Jikiden Reiki

Jikiden Reiki is the Reiki from its birth place, Japan.
Nothing is added or amended from its original teaching from Mr. Chujiro Hayashi, one of the 20 students of Mr. Usui, the founder of Reiki.

28 Aug 2023

*the first Obon in Yamashita, Tomie Town*

Having moved to Goto, it's been two months since I arrived on August 12th.

I experienced Obon for the first time in Yamashita, Tomie Town.. (is an annual Japanese holiday that commemorates and remembers deceased ancestors)

Normally, it would be the time for visiting my family's ancestral grave, but having spent 23 years in Canada and not having a family home anymore, I couldn't go back every year. So, instead, I made sure to pay my respects to my ancestors daily.

Therefore, rather than visiting the grave just because it was "Obon," I wanted to cherish the experiences I could have now. With that sentiment, I deliberately chose not to return to Nagasaki where my family used to live and stayed in Tomie Town.

Obon in Goto is a bustling time with people returning to their hometowns and tourists. Local shops, restaurants, cafes, and such are all very busy. It's a good thing! 😀

I'm helping out at a nearby store, and they're really busy making bento boxes from early morning.

My task was making rolled sushi. Rolling sushi endlessly for hours...

The ladies who are over 20 years older than me have so much energy, seriously! 💦

"Yodoretaro?" "Kuwashikane."

I'm not familiar with these dialect words they're throwing around, so I ask what they mean. And then, the ladies happily explain the meanings of the dialect expressions.

"Yodoretaro?" means "Aren't you fed up already?" "Kuwashikane." means "You're doing a good job."

You must be tired of making rolls all the time. But you're rolling them so well.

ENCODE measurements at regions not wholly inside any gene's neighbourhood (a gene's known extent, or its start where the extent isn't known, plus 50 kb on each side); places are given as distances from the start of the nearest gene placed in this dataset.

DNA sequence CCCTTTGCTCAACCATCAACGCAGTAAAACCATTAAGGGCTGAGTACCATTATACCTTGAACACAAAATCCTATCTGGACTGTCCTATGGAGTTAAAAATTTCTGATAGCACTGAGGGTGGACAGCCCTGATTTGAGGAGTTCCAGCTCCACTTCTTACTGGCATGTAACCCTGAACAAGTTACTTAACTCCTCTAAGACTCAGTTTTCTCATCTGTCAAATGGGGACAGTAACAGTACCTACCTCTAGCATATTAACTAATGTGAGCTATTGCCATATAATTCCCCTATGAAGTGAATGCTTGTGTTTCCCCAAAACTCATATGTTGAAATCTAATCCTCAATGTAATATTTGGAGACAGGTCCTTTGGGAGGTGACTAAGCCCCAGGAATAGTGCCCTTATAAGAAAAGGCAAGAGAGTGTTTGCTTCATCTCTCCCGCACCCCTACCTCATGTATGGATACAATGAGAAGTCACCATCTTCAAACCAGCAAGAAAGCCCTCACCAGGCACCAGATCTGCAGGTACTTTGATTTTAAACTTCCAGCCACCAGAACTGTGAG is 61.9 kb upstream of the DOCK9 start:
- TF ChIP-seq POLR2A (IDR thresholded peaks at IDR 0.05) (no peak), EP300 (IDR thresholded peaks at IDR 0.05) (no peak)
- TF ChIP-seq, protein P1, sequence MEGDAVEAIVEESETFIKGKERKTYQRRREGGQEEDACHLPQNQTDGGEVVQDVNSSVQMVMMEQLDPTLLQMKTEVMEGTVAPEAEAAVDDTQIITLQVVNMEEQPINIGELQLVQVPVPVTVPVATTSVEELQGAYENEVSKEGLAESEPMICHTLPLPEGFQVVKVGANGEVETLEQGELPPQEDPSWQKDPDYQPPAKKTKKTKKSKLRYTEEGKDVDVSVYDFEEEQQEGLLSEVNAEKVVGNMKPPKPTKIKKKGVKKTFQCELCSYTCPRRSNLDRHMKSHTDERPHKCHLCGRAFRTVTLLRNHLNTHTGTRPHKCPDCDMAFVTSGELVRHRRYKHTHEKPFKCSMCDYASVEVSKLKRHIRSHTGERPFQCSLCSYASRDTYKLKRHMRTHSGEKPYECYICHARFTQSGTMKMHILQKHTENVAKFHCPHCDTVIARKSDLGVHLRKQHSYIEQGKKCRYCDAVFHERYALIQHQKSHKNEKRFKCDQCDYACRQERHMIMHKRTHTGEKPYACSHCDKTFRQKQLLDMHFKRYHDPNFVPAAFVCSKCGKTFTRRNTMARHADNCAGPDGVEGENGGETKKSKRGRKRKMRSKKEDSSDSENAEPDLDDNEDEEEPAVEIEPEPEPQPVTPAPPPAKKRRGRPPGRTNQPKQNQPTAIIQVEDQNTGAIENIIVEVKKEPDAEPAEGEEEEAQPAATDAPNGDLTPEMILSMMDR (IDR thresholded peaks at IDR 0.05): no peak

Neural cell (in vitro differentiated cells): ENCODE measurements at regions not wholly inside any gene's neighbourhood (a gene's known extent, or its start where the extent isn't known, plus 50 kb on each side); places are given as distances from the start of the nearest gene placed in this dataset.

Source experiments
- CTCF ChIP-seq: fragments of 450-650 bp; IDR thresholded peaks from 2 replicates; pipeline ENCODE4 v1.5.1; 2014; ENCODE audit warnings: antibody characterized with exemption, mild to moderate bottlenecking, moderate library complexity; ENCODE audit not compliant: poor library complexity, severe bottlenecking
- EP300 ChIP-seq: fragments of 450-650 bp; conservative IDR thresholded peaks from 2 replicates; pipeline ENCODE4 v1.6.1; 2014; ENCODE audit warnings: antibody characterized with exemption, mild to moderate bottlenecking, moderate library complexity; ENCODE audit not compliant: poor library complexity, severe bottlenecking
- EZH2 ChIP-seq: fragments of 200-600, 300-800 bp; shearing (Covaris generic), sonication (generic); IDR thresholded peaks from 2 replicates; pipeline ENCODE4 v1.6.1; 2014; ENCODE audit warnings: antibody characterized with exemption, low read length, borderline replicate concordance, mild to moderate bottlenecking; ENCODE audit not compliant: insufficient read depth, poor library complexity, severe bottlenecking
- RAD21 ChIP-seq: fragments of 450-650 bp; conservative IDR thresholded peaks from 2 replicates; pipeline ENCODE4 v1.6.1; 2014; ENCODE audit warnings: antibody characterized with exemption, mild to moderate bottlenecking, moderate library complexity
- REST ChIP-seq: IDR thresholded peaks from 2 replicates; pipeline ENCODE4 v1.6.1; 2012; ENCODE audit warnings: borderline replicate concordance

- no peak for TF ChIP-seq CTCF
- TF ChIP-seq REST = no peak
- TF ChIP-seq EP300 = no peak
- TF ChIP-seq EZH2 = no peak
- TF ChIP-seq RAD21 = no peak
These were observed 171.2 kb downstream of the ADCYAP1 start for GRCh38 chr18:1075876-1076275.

And then, one of the ladies gladly teaches me a rather crude dialect phrase: "Yodore hakkabutta."

This expression, which I've never heard before, apparently means

"To be so tired that you feel like throwing up" (laughs).

Yes, after rolling sushi for hours, I'm indeed "yodore hakkabutta", lol.

And then, the landlady enthusiastically invites me: "What are you up to tonight? Will you come to see Tomie's Obon? We'll all go to the graves together. You'll see Onneonde too. Shall we have dinner together? While you're here in Yamashita, why don't you have various experiences?"

This landlady jumped straight out of a manga from the early Showa era. She's cheerful, kind, and strong-willed.

"If you go straight down "that street", you'll see the graves. Go there first, and then come to my house."

I don't know "that street", I don't know where their graves are, and I don't even know where she lives. But I trust her words and think,

"If I go straight down that road, maybe it's here." So, I drive around with my car and... "I found them!" The landlady's directions were really accurate (laughs).

So, I light incense and took a seat as instructed. It's not for fireworks, it's not for chatting; for about an hour, we're waiting for something.

Among their relatives, my son and I feel a bit out of place. Still, we wonder what this quiet atmosphere is about, and hesitantly I ask, "Are you waiting for someone?"

"You can't leave until the candle inside the lantern goes out."

Ah, I see!

To properly welcome the souls of the ancestors who have returned for Obon, they wait until the candle inside the lantern extinguishes.

And then, I was able to watch the traditional dance called "Onneonde." In the past, it was danced by farmers after sowing seeds as a wish for a good harvest, meaning "Come out." But now, it's danced for those who recently passed away during the Obon season.

I hope these old traditions like this continue to exist. 🙏

After all, I've had a wonderful experience at my first Obon season in Goto.

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